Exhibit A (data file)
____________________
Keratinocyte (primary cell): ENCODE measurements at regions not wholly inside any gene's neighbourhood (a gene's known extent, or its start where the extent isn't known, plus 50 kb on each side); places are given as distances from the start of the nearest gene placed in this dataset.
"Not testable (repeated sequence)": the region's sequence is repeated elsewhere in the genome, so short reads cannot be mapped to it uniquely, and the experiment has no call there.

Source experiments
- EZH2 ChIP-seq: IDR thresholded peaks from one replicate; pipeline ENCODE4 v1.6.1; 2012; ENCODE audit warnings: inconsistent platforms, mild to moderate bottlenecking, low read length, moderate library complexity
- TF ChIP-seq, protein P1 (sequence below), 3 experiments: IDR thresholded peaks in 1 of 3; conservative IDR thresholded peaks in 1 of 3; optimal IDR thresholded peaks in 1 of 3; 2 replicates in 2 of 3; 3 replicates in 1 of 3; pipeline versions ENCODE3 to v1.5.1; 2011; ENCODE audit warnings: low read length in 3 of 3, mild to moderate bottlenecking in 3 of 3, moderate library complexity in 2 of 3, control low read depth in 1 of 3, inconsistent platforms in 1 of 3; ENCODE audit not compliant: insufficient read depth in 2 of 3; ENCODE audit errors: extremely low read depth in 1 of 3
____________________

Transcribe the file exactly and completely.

Keratinocyte (primary cell): ENCODE measurements at regions not wholly inside any gene's neighbourhood (a gene's known extent, or its start where the extent isn't known, plus 50 kb on each side); places are given as distances from the start of the nearest gene placed in this dataset.
"Not testable (repeated sequence)": the region's sequence is repeated elsewhere in the genome, so short reads cannot be mapped to it uniquely, and the experiment has no call there.

Source experiments
- EZH2 ChIP-seq: IDR thresholded peaks from one replicate; pipeline ENCODE4 v1.6.1; 2012; ENCODE audit warnings: inconsistent platforms, mild to moderate bottlenecking, low read length, moderate library complexity
- TF ChIP-seq, protein P1 (sequence below), 3 experiments: IDR thresholded peaks in 1 of 3; conservative IDR thresholded peaks in 1 of 3; optimal IDR thresholded peaks in 1 of 3; 2 replicates in 2 of 3; 3 replicates in 1 of 3; pipeline versions ENCODE3 to v1.5.1; 2011; ENCODE audit warnings: low read length in 3 of 3, mild to moderate bottlenecking in 3 of 3, moderate library complexity in 2 of 3, control low read depth in 1 of 3, inconsistent platforms in 1 of 3; ENCODE audit not compliant: insufficient read depth in 2 of 3; ENCODE audit errors: extremely low read depth in 1 of 3